The world continues to revolve around the oil market as some of the most powerful countries rely on this commodity in order to maintain their way of life. Major industry players such as the U.S., Saudi Arabia and Russia can have a widespread impact on this vital market and have in recent years begun to control the supply to match demand in order to help stabilize oil prices and avoid a nosedive which the industry faced in early 2016. OPEC, the Organization of Petroleum Exporting Countries, came up with a plan, with some pressure from the U.S. government, to cap the production of oil and the agreement has helped drive prices back up but this agreement is scheduled to end in March 2018.
Already extended back in December 2016, the production cap played an important role in keeping prices stable and economies buzzing all over the world. However, not every OPEC member is 100% on board with extending production cuts but the next OPEC meeting will be held on Thursday, November 30th to discuss the next steps.
OPEC ministers will be heading to Vienna, Austria this week to decide if an extension of the agreement will be necessary. Since the last meeting in May, prices are up by almost 20% and for West Texas Intermediate prices have climbed nearly 10%. Now that global demand has strengthened and prices have recovered relatively, the upcoming OPEC meeting may have a very different tone than the ones that have come before it. Bullish oil prices would suggest OPEC members will be in high spirits but internal disagreements have a tendency to interrupt these important meetings.
The goal for this upcoming meeting will be to extend the oil production cap, ideally another nine-months, that keeps 1.8 million barrels a day out of the market. This deal extends to OPEC member nations and major producers outside the organization such as Russia. Russia has been hesitant to full-heartedly accept the production cap but has played an integral role so far. If Russia refuses to play along, it could have a monumental impact on the effectiveness of this pact. According to Ycharts, Russia crude oil production reached 10.51 million barrels per day in August 2017, down from 10.83 million barrels per day from December 2016. Without a production cap, Russia could negate any stability the OPEC agreement has achieved.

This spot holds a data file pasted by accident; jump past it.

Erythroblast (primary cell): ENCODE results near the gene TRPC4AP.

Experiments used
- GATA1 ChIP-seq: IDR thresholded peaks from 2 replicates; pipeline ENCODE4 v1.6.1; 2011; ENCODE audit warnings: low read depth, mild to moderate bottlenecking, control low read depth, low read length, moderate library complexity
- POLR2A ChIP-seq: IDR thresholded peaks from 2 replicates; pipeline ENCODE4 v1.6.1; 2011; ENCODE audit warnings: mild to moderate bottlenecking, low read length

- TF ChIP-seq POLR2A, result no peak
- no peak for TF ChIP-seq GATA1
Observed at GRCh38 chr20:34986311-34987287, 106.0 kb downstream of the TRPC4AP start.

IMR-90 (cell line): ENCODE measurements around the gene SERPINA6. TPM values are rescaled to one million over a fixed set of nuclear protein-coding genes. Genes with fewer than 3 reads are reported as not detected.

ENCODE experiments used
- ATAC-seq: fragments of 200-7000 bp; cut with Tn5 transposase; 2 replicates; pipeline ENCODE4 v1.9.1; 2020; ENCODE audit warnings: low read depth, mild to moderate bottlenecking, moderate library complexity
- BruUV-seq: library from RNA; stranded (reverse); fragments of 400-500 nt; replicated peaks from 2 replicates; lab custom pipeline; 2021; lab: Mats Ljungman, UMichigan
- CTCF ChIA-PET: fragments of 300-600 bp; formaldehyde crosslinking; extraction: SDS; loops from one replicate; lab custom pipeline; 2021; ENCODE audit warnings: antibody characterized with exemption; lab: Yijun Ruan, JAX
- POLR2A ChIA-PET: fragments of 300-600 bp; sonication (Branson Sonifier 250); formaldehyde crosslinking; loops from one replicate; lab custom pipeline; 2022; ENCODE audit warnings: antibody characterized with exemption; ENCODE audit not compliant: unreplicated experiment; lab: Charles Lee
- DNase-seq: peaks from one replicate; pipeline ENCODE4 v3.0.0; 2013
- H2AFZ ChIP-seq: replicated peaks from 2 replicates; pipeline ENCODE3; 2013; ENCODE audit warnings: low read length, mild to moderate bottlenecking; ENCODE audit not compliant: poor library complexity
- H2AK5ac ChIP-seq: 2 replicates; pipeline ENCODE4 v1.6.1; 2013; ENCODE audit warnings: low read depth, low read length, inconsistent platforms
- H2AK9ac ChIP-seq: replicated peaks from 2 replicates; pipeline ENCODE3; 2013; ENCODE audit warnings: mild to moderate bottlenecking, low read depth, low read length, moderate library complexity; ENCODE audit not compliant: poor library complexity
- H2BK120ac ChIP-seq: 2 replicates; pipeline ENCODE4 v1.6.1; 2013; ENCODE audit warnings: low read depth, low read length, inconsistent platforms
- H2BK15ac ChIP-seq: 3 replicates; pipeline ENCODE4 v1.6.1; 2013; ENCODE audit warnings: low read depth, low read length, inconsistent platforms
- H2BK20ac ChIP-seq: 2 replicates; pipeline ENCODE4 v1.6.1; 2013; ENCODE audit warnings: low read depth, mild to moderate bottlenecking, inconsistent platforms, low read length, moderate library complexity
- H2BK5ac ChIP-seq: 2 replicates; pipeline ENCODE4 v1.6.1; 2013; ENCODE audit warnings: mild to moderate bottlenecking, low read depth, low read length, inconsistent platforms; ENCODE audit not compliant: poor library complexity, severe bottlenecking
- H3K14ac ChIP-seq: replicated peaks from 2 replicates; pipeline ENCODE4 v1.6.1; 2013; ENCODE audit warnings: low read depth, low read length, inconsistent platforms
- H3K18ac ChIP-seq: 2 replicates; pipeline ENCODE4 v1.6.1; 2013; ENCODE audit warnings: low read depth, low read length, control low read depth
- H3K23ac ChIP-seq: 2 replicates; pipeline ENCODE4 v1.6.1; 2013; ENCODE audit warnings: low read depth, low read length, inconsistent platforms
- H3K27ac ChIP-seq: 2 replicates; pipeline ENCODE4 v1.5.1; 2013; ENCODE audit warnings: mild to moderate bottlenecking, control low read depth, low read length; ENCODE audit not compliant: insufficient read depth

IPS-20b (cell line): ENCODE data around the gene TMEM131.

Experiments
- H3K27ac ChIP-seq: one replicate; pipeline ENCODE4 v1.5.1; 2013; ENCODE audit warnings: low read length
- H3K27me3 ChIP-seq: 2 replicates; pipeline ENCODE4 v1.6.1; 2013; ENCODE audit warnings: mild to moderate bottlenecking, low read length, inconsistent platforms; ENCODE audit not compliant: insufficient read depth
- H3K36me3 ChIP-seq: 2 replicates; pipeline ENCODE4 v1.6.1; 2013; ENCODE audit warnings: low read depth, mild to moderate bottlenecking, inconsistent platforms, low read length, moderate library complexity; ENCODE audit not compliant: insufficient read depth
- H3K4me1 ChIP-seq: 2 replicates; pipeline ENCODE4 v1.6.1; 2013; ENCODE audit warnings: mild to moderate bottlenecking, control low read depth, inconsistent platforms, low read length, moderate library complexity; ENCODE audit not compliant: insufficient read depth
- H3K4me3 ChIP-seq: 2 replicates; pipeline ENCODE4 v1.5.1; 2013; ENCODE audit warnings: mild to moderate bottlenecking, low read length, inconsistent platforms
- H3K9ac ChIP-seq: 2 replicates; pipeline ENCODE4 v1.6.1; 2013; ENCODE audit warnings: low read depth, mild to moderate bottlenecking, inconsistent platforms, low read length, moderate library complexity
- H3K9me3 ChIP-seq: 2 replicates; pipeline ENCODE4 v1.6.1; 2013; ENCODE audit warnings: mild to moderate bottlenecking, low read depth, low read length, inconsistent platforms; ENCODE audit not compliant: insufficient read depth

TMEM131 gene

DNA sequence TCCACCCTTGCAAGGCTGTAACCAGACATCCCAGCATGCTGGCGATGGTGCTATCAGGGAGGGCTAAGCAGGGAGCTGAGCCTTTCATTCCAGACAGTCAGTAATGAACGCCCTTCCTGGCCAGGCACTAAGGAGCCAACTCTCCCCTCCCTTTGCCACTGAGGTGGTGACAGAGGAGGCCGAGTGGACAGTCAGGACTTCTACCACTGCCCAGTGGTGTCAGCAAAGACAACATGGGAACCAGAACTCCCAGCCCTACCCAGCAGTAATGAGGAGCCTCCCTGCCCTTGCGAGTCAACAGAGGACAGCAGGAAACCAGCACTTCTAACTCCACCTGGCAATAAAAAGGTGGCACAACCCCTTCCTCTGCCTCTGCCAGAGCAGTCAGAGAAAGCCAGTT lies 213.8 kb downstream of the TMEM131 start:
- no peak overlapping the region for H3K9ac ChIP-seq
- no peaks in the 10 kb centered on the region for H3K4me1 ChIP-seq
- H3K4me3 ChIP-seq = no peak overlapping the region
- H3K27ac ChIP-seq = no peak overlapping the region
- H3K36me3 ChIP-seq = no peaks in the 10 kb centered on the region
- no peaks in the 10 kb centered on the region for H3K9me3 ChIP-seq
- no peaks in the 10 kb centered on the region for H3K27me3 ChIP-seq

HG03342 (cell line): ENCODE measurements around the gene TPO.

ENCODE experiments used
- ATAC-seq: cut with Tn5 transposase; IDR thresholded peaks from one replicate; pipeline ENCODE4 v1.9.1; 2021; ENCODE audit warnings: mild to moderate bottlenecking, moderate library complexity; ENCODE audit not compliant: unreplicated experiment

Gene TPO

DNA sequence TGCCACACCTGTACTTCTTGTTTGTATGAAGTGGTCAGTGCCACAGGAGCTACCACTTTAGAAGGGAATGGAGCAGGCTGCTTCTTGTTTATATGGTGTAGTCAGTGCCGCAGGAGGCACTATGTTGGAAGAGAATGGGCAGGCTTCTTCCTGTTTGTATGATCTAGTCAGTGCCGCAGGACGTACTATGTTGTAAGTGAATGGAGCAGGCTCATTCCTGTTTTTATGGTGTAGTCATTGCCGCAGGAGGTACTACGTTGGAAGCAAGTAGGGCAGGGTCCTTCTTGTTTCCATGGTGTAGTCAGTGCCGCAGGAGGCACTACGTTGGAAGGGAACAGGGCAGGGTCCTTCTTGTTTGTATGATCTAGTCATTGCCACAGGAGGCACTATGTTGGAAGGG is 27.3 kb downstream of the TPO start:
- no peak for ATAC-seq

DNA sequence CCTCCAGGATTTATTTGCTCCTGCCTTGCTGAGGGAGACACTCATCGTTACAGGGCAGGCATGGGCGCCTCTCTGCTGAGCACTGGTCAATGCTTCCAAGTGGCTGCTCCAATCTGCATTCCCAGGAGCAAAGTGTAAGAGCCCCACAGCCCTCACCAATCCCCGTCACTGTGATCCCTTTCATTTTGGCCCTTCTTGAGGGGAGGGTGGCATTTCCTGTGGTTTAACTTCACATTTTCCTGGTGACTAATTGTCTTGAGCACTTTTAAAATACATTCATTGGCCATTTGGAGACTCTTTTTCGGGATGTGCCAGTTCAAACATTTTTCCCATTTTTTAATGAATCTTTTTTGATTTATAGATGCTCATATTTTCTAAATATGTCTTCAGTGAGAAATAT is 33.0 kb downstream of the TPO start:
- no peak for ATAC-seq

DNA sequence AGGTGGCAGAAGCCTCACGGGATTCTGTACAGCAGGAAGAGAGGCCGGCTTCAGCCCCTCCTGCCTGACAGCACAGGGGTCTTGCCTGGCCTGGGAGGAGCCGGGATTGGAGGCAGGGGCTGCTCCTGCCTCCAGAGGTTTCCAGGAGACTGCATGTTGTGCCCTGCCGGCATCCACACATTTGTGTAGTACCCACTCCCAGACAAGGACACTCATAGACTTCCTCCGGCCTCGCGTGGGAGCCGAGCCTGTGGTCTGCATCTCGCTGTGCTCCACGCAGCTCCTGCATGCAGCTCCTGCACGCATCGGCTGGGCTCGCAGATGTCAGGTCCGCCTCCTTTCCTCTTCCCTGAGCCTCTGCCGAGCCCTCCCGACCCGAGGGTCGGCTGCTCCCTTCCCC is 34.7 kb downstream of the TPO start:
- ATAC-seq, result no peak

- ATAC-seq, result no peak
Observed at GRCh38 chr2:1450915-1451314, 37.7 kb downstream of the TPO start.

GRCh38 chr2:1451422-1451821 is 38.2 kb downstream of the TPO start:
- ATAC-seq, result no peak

Saudi Arabia is the world’s second largest producer of crude oil and seems as though they are willing to follow the guidelines granted an extension of the production cap comes to fruition. However, geopolitical tensions between Iran and Saudi Arabia still have the potential to derail discussions. When the production cap was first being discussed, Saudi Arabia made mention to Iran’s willingness, or lack thereof, to participate and how it could affect their efforts. These fears were set aside once the agreement was reached yet if recent tension between the two countries boils over into the negotiating room it could cause as a serious distraction, risking the productivity of the next OPEC meeting.
With the United States becoming a major independent player in the the modern oil industry, any developments from OPEC could have a direct impact on the nation’s economy. Once completely dependent on foreign entities for oil, the U.S. is now a fracking powerhouse and a driving force in the global market. Even though the country is not a part of OPEC, the cartels intention, to stabilize the price of oil, has a direct impact on the U.S. economy. From the manufacturers who build and assemble the critical components for oil drillers to the cost of energy to keep a manufacturing facility running, the oil market plays a vital role.
Be sure to keep checking back on MFGTalkRadio.com for the latest news and trends that are shaping the future for the manufacturing industry and the global economy. We will be keeping a close eye on the results from the OPEC meeting and will update this article as more information becomes available.